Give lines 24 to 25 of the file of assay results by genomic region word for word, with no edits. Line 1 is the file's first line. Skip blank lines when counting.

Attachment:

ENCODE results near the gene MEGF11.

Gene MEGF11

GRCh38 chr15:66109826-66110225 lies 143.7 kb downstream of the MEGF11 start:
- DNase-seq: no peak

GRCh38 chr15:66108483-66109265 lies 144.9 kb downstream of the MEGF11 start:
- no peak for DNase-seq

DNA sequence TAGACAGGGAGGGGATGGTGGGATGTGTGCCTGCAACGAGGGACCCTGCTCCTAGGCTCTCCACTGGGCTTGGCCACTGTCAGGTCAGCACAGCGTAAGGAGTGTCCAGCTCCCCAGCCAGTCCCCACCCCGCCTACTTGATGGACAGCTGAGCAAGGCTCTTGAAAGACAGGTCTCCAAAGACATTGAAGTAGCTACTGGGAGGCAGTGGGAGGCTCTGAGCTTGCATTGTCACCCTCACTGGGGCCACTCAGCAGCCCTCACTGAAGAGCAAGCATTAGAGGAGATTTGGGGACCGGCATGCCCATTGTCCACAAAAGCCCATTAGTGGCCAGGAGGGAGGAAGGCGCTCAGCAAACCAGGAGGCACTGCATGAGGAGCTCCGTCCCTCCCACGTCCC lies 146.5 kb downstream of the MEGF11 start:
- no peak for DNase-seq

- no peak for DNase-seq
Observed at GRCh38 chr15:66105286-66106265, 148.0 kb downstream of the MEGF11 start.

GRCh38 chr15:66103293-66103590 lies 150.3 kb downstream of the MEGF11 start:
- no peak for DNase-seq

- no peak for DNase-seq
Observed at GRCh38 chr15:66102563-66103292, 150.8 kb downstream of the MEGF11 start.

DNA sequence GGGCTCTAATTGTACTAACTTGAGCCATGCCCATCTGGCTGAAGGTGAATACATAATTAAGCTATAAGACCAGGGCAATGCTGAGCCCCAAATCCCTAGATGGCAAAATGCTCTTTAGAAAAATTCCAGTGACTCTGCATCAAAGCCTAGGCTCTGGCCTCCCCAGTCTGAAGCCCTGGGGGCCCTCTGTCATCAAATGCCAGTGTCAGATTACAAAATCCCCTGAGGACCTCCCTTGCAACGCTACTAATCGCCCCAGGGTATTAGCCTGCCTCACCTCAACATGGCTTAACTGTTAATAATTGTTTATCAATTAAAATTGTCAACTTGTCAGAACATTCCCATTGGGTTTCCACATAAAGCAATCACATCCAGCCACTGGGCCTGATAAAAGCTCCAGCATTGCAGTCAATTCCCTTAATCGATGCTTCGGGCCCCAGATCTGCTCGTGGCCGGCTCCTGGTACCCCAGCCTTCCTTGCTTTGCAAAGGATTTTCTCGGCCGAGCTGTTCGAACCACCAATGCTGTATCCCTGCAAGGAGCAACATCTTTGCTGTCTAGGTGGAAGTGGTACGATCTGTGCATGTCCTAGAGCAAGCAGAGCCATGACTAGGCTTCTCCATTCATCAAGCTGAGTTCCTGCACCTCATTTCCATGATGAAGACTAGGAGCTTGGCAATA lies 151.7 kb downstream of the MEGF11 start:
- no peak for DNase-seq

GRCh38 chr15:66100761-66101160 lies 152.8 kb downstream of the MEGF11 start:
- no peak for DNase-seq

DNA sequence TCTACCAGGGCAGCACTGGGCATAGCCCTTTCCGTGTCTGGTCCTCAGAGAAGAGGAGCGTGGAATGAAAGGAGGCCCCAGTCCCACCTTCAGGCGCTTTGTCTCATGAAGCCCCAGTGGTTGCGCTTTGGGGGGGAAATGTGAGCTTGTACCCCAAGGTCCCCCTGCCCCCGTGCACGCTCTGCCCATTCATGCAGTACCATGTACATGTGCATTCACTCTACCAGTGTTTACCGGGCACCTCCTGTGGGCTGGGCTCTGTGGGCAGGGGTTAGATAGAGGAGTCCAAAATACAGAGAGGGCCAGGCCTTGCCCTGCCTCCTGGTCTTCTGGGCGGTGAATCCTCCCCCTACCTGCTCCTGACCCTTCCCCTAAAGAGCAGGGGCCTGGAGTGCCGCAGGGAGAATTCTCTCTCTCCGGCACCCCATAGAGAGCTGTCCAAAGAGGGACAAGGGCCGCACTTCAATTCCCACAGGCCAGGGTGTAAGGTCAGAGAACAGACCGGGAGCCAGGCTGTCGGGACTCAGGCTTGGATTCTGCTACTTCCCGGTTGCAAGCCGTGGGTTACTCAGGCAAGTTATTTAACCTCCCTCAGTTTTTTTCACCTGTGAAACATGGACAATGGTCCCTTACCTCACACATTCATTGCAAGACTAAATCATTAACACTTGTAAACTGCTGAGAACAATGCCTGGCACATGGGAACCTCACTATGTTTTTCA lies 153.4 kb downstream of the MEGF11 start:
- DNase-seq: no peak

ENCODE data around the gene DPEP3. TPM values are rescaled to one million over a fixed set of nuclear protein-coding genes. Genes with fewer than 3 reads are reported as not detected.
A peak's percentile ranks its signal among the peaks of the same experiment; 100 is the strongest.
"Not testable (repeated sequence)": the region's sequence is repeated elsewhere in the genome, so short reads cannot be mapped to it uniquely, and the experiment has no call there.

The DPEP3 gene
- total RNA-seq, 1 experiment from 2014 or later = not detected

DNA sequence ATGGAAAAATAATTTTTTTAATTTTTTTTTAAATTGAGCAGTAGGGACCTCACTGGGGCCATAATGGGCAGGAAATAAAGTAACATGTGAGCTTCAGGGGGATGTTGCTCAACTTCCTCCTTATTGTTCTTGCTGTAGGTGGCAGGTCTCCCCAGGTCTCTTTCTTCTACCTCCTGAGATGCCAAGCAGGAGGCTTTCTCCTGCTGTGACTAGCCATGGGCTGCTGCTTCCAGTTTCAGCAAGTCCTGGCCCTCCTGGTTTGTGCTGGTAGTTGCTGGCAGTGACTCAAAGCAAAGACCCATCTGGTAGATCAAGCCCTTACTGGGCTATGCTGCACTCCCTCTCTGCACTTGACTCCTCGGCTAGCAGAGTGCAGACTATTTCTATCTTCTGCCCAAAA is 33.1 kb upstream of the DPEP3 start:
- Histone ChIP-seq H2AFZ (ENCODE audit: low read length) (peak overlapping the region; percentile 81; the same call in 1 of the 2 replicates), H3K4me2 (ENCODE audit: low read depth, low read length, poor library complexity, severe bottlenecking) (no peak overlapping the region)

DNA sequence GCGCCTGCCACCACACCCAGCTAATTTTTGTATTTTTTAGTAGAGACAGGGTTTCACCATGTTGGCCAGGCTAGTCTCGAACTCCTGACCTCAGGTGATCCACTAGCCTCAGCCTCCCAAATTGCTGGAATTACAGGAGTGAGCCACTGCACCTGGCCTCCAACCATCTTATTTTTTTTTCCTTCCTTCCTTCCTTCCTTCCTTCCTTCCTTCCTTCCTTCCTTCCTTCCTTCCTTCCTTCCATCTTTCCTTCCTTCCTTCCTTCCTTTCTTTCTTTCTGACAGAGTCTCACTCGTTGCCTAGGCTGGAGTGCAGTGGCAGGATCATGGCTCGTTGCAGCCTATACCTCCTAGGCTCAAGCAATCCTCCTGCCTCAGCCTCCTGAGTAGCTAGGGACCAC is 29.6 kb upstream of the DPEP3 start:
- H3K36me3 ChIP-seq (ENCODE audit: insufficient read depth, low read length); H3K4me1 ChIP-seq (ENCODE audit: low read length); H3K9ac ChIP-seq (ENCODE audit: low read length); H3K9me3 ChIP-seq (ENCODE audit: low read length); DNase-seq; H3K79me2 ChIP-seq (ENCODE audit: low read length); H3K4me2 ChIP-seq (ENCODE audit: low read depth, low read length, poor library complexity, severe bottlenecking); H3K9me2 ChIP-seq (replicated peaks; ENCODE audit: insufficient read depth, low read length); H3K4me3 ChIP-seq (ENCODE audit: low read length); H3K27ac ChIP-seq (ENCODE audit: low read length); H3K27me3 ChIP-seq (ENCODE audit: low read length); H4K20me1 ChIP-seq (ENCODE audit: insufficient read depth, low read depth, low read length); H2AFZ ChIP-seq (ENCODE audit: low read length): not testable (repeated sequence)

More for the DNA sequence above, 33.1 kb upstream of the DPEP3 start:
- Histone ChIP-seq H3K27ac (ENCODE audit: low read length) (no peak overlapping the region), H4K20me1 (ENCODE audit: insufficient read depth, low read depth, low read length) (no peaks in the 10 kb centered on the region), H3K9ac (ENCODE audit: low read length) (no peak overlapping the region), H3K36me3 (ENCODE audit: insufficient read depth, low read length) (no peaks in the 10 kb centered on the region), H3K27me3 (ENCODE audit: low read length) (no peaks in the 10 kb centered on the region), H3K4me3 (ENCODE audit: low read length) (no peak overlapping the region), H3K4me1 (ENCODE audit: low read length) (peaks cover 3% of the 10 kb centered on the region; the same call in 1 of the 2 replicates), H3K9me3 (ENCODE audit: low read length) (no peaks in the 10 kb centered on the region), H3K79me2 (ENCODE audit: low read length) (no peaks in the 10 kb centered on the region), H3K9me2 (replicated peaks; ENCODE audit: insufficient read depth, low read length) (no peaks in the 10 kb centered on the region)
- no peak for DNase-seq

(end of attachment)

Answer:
The DPEP3 gene
- total RNA-seq, 1 experiment from 2014 or later = not detected